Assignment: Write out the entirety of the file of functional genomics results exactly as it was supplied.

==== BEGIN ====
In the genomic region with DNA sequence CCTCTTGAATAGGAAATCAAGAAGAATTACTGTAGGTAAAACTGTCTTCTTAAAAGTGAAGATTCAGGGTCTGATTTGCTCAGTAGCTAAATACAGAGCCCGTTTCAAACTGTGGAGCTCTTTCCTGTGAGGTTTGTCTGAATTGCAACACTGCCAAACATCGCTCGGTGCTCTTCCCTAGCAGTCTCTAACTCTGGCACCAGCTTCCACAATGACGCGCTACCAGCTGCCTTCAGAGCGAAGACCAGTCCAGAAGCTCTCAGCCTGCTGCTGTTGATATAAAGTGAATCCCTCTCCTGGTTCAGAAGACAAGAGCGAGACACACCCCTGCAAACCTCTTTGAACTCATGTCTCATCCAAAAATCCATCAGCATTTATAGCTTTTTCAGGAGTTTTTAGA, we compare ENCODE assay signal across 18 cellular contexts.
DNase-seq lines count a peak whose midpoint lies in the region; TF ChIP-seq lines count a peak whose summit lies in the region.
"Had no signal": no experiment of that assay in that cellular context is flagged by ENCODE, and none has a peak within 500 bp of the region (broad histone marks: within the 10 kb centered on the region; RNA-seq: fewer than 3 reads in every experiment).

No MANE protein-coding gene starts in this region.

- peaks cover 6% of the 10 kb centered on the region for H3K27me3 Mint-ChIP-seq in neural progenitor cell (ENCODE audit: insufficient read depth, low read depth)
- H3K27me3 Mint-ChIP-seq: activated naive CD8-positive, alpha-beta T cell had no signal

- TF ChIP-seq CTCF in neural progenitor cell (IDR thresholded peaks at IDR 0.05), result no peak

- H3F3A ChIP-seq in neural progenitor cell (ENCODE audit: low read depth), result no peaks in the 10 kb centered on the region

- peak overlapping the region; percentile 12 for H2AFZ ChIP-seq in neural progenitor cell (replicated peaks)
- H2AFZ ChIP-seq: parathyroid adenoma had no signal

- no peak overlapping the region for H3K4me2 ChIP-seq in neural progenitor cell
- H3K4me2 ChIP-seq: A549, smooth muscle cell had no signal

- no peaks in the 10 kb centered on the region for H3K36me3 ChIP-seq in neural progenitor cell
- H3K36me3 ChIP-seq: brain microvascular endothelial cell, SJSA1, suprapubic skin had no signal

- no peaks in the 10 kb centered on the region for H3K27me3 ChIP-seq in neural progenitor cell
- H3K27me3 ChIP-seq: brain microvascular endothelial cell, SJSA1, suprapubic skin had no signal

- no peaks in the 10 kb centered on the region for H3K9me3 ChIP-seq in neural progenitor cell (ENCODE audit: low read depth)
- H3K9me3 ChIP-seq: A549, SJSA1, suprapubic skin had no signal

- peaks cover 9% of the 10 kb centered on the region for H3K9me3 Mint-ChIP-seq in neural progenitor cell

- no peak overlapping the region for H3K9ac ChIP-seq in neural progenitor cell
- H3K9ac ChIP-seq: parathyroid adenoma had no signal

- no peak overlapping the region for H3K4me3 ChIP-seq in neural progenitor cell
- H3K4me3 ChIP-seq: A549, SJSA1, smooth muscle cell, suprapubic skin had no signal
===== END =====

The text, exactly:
In the genomic region with DNA sequence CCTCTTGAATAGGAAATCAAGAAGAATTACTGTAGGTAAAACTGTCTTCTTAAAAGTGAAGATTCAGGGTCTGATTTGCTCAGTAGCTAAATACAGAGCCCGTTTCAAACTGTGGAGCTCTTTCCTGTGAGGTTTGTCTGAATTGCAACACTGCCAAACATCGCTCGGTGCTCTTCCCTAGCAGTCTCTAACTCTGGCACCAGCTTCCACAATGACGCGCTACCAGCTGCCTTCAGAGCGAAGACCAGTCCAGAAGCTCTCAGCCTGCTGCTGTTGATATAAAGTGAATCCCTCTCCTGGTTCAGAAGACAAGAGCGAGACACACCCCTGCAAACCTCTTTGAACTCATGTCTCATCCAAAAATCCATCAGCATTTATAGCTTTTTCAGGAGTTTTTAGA, we compare ENCODE assay signal across 18 cellular contexts.
DNase-seq lines count a peak whose midpoint lies in the region; TF ChIP-seq lines count a peak whose summit lies in the region.
"Had no signal": no experiment of that assay in that cellular context is flagged by ENCODE, and none has a peak within 500 bp of the region (broad histone marks: within the 10 kb centered on the region; RNA-seq: fewer than 3 reads in every experiment).

No MANE protein-coding gene starts in this region.

- peaks cover 6% of the 10 kb centered on the region for H3K27me3 Mint-ChIP-seq in neural progenitor cell (ENCODE audit: insufficient read depth, low read depth)
- H3K27me3 Mint-ChIP-seq: activated naive CD8-positive, alpha-beta T cell had no signal

- TF ChIP-seq CTCF in neural progenitor cell (IDR thresholded peaks at IDR 0.05), result no peak

- H3F3A ChIP-seq in neural progenitor cell (ENCODE audit: low read depth), result no peaks in the 10 kb centered on the region

- peak overlapping the region; percentile 12 for H2AFZ ChIP-seq in neural progenitor cell (replicated peaks)
- H2AFZ ChIP-seq: parathyroid adenoma had no signal

- no peak overlapping the region for H3K4me2 ChIP-seq in neural progenitor cell
- H3K4me2 ChIP-seq: A549, smooth muscle cell had no signal

- no peaks in the 10 kb centered on the region for H3K36me3 ChIP-seq in neural progenitor cell
- H3K36me3 ChIP-seq: brain microvascular endothelial cell, SJSA1, suprapubic skin had no signal

- no peaks in the 10 kb centered on the region for H3K27me3 ChIP-seq in neural progenitor cell
- H3K27me3 ChIP-seq: brain microvascular endothelial cell, SJSA1, suprapubic skin had no signal

- no peaks in the 10 kb centered on the region for H3K9me3 ChIP-seq in neural progenitor cell (ENCODE audit: low read depth)
- H3K9me3 ChIP-seq: A549, SJSA1, suprapubic skin had no signal

- peaks cover 9% of the 10 kb centered on the region for H3K9me3 Mint-ChIP-seq in neural progenitor cell

- no peak overlapping the region for H3K9ac ChIP-seq in neural progenitor cell
- H3K9ac ChIP-seq: parathyroid adenoma had no signal

- no peak overlapping the region for H3K4me3 ChIP-seq in neural progenitor cell
- H3K4me3 ChIP-seq: A549, SJSA1, smooth muscle cell, suprapubic skin had no signal